Ah, man, this was really challenging. [Laughs] Of course there’s all those classics like Abbey Road and Dark Side of the Moon and Rumors that are so hard to get rid of. But for me, my first album was a John Denver record my dad got for me called Poems, Prayers & Promises which has “Take Me Home, Country Roads” on it. And because it was my first CD and first CD player, I just listened to it so many times. And I hadn’t even thought about it until you texted me that question, but you can probably hear it in my writing.

And the second one I came up with was Bobbie Gentry’s Ode To Billy Joe. And I didn’t really discover it until I right out of high school when I did this country music revue show called “Honkytonk Angels” at an arts center in Cannon County, Tenn. I got to sing songs like “Fancy” and “I Will Always Love You,” and I sang “Ode To Billy Joe,” and thought this song is so cool! So I listened to the whole album, and it’s got all this weird percussion on it. It’s just really cool.

And the third one and more recently, I’m a huge Sturgill Simpson fan. I had tickets to his last show and was super-bummed that I couldn’t go, even though I realize this is the time we’re living in. Meta Modern Sounds In Country Music is just so great. I listen to it all the time. That album is so fun and so great.

Photo by Zach Ward
Lots of artists’ album release dates have been pushed back – some indefinitely – by this dang virus. How has it affected you in particular? Also what’s your best-case, yet realistic, scenario for getting this record out and doing a tour?

I’ve really focused my attention on getting the record out first. And hopefully after that we can re-asses when touring will start. It’s just so hard to tell. It’s interesting, though, watching how COVID has affected a lot of the bigger players in the game, releasing music for indie artists has been it’s been kind of a great time because it’s made a space for me and a lot of my friends. Live streaming shows has been really cool.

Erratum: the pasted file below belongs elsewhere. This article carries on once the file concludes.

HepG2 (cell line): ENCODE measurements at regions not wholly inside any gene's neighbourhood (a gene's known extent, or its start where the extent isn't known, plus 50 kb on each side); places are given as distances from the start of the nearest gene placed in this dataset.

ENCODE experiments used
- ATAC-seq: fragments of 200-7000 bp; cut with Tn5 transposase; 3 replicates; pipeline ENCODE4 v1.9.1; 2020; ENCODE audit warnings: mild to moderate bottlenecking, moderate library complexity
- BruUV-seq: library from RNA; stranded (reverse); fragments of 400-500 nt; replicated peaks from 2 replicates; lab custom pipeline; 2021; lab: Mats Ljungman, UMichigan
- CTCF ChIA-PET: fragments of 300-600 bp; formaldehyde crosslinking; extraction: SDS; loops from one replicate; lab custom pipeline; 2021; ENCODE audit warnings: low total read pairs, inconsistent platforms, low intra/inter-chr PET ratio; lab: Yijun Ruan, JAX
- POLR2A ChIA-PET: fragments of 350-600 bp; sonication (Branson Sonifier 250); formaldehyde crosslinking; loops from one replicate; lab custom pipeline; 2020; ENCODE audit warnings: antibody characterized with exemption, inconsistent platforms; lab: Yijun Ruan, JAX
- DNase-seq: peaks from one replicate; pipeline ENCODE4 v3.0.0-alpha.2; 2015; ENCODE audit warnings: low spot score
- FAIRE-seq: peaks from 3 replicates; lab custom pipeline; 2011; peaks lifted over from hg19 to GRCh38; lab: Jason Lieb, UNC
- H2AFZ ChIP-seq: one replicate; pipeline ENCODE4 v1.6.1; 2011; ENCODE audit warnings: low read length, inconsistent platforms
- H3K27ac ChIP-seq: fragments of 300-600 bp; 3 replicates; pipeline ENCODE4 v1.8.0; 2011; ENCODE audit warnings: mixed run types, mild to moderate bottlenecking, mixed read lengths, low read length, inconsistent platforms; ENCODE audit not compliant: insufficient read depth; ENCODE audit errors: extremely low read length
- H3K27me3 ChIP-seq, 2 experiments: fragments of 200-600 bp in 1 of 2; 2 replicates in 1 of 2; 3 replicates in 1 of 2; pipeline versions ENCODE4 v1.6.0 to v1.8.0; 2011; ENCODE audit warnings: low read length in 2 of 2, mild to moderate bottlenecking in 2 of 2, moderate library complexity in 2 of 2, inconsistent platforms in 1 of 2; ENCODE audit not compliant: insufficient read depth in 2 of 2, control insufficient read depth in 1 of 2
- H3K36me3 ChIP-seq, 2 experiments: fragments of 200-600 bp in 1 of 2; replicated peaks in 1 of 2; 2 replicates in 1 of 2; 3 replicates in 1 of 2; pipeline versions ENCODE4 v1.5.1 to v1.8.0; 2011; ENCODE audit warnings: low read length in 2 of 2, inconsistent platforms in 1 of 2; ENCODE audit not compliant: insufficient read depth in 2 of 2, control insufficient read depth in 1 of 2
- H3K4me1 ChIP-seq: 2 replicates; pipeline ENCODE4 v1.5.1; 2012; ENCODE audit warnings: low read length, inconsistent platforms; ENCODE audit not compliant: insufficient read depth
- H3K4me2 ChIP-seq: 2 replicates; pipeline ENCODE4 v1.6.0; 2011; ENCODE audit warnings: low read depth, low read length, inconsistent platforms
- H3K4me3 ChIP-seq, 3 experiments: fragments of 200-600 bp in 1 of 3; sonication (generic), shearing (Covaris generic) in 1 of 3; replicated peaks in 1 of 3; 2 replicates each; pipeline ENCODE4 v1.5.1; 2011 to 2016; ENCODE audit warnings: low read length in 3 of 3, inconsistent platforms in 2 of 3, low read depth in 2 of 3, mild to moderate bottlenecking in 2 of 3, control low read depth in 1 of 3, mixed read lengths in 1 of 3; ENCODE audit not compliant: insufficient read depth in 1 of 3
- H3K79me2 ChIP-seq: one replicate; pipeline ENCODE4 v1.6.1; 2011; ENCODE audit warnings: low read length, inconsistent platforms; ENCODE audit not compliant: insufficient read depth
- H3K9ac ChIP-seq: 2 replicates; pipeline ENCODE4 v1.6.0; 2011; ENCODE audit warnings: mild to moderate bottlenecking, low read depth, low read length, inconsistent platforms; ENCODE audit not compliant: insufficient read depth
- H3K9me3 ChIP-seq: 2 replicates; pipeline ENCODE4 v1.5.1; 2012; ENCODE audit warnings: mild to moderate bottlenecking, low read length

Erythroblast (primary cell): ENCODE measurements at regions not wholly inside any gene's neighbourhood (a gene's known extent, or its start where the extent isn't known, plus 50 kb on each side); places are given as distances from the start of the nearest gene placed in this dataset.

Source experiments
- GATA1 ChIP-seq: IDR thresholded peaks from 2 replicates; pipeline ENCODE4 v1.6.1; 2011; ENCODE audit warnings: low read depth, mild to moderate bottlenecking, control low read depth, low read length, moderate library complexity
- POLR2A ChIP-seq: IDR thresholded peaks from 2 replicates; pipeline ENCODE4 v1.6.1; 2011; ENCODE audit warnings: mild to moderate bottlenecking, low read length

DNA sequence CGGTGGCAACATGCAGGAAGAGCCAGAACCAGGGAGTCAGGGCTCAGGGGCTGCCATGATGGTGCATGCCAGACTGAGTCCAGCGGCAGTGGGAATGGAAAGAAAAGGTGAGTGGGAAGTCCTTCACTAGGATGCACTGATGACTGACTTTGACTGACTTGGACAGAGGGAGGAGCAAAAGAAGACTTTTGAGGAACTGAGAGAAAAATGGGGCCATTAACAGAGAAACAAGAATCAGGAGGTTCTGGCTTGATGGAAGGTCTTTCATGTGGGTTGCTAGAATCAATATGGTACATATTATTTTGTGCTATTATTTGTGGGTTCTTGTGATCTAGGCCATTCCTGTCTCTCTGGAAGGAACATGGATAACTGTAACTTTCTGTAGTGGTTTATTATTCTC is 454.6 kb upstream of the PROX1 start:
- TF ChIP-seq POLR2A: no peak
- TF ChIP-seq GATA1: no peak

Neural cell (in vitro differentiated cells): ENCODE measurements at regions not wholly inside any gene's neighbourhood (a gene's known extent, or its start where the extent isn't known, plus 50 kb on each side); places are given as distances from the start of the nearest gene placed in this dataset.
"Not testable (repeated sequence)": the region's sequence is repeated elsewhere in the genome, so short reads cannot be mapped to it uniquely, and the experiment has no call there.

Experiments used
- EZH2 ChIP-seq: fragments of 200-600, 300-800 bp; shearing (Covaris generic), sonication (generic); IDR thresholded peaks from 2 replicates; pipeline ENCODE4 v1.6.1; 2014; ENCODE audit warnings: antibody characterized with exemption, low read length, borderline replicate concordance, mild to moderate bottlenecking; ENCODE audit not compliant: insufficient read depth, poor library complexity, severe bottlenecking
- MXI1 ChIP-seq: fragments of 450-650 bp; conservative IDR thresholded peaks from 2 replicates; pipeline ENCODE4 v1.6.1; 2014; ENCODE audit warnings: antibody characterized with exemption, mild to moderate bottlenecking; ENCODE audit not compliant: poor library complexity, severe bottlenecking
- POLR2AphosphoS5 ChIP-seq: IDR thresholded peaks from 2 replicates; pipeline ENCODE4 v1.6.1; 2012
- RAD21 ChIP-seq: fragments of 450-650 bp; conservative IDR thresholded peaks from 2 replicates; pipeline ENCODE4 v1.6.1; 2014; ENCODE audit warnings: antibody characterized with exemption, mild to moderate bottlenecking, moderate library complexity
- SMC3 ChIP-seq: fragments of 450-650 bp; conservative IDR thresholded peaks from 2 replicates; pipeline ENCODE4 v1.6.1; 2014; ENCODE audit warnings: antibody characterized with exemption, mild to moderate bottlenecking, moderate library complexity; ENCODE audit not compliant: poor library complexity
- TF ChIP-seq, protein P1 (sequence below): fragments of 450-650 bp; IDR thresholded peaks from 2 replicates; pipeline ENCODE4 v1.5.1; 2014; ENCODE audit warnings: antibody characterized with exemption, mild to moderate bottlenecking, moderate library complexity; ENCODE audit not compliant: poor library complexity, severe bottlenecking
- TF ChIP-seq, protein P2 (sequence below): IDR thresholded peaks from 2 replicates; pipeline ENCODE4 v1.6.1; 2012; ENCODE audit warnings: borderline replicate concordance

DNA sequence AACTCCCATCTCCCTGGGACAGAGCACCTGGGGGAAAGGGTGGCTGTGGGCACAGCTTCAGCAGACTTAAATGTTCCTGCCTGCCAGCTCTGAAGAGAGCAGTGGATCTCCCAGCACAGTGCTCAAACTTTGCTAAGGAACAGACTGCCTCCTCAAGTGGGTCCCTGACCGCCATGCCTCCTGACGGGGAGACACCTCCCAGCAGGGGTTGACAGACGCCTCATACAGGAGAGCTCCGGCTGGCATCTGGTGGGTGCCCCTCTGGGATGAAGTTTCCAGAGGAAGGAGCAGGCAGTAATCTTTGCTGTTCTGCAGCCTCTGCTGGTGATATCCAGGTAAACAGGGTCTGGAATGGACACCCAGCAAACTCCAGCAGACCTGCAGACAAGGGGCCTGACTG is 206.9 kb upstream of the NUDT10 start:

We were fortunate enough to have the exclusive premiere of your video in July. I’ve been on some movie sets before, so I know a little bit about all the different takes that all the set-ups require. But I’m just curious…do you lip-sync everything?

I was actually singing, because they told me before, “It looks better if you actually sing it.” So yeah, I’m sure they were tired of hearing me sing that song by the end of the day. [Laughs] I sang it like 50 times.

Really?

Maybe not 50; it was at least 25 times though. [Laughs] They’re used to it though; they do music videos all the time.

Was that your first video?

I’ve actually done a few. We actually did this one around Halloween a few years ago. It was for this song I wrote that was about a black widow – a lady who kept killing all of her husbands.

Mmm-hmm?

…for different reasons. So we did this video. My cousin is a special-effects makeup artist, and she came to do all the makeup for it. And it got so out of control! It was so gory! Facebook wouldn’t even let us run an ad in it. [Laughs]

Well, I have to see this thing now.

I think it’s really fun. I love the Evil Dead-type of ridiculous horror. I think it’s a lot of fun, but a lot of people don’t share that opinion! [Laughs]

[NOTE: It’s right here, and it’s glorious.]  



Roses is available Friday everywhere.

May 17, 2019

Top Gun Country Reaction Gifs

Florida-Georgia Line? I stopped to pee there one time...

When you overhear somebody actually say out loud that Kane Brown is their favorite country singer

Country music has to evolve?

When you're confident in your sexuality and bond with your homie over Kacey Musgraves' music

Why do you love bluegrass so much?

♫ I'm leaving on a jet plane 
  
When she hears that you're a Bucky Covington fan

New Tyler Childers album on the way???

♫ I ain't no holy roller so I just use a bong 

Mar 26, 2019

Live Review / Charles Wesley Godwin / The Vinyl Lounge / 3/14/19



By Matthew Martin

West Virginia ends up being the butt of a lot of jokes. There's poverty.  There's wide-reported drug abuse.  And there's a sense of this almost pride that you're NOT from West Virginia.  But, on the other side of that coin are the people from West Virginia.  If you actually meet folks from West Virginia, they're nothing like those silly caricatures you read/hear/joke about.  They're proud.  They're proud of what the state stood for during the Civil War. They're proud of what the state provided to the country with the mining industry.  They're proud of the unions that began in that same mining industry.  And over the years some of the best Appalachian music has come out of those hills and hollers.